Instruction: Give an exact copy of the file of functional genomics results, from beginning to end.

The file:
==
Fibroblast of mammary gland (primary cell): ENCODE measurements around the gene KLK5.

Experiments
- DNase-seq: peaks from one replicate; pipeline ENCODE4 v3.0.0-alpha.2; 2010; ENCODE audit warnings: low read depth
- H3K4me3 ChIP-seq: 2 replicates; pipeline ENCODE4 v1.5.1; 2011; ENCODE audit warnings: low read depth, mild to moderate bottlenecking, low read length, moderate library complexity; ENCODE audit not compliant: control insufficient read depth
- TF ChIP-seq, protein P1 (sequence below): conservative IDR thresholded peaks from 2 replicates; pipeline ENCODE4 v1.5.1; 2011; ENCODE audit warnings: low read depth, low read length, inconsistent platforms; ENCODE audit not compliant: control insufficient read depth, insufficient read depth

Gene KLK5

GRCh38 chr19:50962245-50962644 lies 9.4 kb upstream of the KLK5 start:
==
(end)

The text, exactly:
Fibroblast of mammary gland (primary cell): ENCODE measurements around the gene KLK5.

Experiments
- DNase-seq: peaks from one replicate; pipeline ENCODE4 v3.0.0-alpha.2; 2010; ENCODE audit warnings: low read depth
- H3K4me3 ChIP-seq: 2 replicates; pipeline ENCODE4 v1.5.1; 2011; ENCODE audit warnings: low read depth, mild to moderate bottlenecking, low read length, moderate library complexity; ENCODE audit not compliant: control insufficient read depth
- TF ChIP-seq, protein P1 (sequence below): conservative IDR thresholded peaks from 2 replicates; pipeline ENCODE4 v1.5.1; 2011; ENCODE audit warnings: low read depth, low read length, inconsistent platforms; ENCODE audit not compliant: control insufficient read depth, insufficient read depth

Gene KLK5

GRCh38 chr19:50962245-50962644 lies 9.4 kb upstream of the KLK5 start: